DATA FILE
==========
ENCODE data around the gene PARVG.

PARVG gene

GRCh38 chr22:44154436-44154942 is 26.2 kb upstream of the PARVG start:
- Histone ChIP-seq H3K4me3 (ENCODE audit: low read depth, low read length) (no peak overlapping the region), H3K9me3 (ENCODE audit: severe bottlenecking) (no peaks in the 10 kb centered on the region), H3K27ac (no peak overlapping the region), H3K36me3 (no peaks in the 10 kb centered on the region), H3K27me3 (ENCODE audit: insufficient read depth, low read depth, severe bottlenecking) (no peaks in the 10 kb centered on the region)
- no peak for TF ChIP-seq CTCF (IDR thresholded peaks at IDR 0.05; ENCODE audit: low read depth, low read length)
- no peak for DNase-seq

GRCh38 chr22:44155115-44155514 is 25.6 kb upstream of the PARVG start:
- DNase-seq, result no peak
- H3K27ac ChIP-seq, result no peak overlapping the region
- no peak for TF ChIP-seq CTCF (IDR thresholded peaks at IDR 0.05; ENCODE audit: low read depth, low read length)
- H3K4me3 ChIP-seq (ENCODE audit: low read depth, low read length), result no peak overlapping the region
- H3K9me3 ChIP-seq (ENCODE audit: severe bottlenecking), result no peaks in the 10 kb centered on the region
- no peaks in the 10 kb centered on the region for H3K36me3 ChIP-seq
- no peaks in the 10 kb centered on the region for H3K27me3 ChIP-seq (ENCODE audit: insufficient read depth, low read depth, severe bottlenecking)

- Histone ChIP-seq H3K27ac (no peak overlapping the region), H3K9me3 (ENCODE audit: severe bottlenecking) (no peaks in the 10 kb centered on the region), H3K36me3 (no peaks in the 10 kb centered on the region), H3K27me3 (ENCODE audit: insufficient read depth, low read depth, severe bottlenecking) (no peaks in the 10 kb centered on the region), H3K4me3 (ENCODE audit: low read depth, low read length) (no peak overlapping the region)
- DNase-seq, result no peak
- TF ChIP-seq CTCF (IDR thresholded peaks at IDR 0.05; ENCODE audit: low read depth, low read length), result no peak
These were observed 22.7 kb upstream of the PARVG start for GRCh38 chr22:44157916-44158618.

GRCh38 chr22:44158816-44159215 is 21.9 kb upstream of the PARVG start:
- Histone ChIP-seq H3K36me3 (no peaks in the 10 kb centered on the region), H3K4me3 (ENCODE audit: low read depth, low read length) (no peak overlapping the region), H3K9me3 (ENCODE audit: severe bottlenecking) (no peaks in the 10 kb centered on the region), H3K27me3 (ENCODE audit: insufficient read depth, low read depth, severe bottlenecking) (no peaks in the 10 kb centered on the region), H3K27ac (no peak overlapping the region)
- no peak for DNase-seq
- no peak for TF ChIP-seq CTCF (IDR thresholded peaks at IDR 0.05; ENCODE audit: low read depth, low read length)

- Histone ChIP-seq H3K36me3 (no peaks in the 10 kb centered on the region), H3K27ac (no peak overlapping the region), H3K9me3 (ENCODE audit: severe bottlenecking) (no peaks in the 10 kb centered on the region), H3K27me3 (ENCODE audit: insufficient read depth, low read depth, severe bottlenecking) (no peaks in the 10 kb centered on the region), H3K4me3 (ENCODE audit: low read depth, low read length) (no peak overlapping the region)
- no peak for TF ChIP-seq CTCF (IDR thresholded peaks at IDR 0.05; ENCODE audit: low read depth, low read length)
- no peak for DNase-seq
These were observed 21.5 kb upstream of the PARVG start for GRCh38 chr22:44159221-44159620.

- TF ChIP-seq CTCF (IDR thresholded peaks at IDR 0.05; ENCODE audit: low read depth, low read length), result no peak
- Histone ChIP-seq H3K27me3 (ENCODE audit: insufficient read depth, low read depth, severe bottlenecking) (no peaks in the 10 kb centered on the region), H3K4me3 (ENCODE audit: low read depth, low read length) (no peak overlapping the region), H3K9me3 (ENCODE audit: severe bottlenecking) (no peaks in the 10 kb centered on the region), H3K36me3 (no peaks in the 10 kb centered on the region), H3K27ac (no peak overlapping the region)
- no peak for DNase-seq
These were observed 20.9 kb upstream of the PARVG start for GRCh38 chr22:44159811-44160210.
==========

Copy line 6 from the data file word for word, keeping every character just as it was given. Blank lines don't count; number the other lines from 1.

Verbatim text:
- no peak for DNase-seq